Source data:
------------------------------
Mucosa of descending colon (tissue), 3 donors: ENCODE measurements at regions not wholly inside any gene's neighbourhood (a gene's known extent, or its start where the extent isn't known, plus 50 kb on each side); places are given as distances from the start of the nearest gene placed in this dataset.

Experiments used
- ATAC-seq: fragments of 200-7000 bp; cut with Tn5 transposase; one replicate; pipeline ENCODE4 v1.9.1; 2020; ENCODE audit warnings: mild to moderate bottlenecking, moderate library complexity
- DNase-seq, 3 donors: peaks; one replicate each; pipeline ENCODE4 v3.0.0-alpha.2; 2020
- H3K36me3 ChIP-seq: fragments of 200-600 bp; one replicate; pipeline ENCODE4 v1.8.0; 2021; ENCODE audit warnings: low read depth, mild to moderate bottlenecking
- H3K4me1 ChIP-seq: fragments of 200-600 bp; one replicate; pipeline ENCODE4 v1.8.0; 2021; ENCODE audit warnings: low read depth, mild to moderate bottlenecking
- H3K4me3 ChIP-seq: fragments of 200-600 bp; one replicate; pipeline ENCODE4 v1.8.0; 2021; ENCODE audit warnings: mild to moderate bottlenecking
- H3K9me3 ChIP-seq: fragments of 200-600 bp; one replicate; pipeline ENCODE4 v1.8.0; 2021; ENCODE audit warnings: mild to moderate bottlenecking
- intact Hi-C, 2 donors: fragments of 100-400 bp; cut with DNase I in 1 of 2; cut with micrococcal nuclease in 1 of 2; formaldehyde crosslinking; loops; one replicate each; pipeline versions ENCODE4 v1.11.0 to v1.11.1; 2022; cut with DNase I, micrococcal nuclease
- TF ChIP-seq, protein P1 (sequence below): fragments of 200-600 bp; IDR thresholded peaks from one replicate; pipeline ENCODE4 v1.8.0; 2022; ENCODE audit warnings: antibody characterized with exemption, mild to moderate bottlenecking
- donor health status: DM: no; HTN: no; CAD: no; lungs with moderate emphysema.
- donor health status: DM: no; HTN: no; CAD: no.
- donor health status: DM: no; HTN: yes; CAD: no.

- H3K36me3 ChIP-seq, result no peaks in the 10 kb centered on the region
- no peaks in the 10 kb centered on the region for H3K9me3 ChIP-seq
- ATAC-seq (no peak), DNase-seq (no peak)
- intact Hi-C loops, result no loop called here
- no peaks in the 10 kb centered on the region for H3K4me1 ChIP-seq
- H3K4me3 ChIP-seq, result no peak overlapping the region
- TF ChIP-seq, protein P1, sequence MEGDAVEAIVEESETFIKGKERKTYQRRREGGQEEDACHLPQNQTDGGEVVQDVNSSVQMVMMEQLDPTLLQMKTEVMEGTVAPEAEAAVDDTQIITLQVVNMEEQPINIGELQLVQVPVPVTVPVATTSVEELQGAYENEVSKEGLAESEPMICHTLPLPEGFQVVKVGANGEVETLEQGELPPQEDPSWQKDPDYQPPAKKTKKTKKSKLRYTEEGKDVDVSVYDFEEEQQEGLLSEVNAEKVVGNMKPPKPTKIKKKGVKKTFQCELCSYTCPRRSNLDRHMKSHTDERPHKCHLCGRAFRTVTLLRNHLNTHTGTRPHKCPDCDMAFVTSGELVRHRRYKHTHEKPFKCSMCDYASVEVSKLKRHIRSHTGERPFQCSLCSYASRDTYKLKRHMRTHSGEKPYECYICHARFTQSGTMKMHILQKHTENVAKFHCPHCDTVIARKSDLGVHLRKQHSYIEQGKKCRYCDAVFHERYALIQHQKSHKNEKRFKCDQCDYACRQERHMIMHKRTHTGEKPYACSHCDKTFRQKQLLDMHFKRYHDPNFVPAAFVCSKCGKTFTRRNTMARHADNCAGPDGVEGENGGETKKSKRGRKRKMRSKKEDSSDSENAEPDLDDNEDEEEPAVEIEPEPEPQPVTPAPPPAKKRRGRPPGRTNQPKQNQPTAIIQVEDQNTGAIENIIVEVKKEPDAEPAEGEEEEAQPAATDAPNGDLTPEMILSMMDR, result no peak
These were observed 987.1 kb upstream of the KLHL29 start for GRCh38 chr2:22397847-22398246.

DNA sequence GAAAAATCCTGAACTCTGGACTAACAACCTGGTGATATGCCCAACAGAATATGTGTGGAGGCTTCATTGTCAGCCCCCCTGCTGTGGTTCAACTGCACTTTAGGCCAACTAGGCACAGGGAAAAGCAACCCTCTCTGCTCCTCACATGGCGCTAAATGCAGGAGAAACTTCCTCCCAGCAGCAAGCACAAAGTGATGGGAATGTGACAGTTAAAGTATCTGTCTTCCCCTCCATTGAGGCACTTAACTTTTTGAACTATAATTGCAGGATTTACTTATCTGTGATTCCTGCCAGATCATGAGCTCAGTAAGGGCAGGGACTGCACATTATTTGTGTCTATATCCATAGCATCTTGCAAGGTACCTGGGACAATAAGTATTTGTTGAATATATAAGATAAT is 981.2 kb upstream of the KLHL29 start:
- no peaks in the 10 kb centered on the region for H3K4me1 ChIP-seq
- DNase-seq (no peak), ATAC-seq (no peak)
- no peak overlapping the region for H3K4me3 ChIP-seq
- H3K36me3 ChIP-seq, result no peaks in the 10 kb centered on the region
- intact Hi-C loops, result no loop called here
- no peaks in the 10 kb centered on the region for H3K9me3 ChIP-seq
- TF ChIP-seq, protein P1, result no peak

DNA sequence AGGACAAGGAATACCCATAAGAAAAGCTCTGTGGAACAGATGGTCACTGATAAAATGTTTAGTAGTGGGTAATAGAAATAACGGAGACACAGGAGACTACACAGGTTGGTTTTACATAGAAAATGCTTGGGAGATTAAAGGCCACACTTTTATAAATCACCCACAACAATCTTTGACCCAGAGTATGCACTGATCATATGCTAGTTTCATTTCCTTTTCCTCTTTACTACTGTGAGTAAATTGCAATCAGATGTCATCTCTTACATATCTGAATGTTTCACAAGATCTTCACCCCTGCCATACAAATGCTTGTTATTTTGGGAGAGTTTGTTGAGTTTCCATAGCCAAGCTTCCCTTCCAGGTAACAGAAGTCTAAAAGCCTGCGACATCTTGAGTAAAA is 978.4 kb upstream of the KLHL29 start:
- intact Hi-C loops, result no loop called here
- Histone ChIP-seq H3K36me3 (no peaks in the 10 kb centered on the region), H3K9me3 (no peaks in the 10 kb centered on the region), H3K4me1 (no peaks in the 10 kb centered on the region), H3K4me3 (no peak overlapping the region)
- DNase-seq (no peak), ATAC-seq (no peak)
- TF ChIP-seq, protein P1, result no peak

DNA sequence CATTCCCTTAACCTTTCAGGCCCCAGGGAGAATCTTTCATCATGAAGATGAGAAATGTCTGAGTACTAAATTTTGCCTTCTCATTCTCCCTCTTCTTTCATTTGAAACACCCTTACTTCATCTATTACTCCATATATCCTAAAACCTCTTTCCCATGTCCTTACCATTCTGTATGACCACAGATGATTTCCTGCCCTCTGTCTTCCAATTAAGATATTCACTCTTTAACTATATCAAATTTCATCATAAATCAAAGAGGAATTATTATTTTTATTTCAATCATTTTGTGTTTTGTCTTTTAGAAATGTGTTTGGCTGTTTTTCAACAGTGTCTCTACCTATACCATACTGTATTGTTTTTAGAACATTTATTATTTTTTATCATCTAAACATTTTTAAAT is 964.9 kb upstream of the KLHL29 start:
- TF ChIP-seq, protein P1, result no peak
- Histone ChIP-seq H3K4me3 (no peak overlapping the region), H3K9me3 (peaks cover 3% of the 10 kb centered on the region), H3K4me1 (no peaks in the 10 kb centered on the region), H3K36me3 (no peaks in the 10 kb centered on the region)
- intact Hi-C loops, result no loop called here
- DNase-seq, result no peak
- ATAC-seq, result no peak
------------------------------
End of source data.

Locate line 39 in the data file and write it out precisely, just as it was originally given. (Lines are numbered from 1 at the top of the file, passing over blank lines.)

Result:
- DNase-seq, result no peak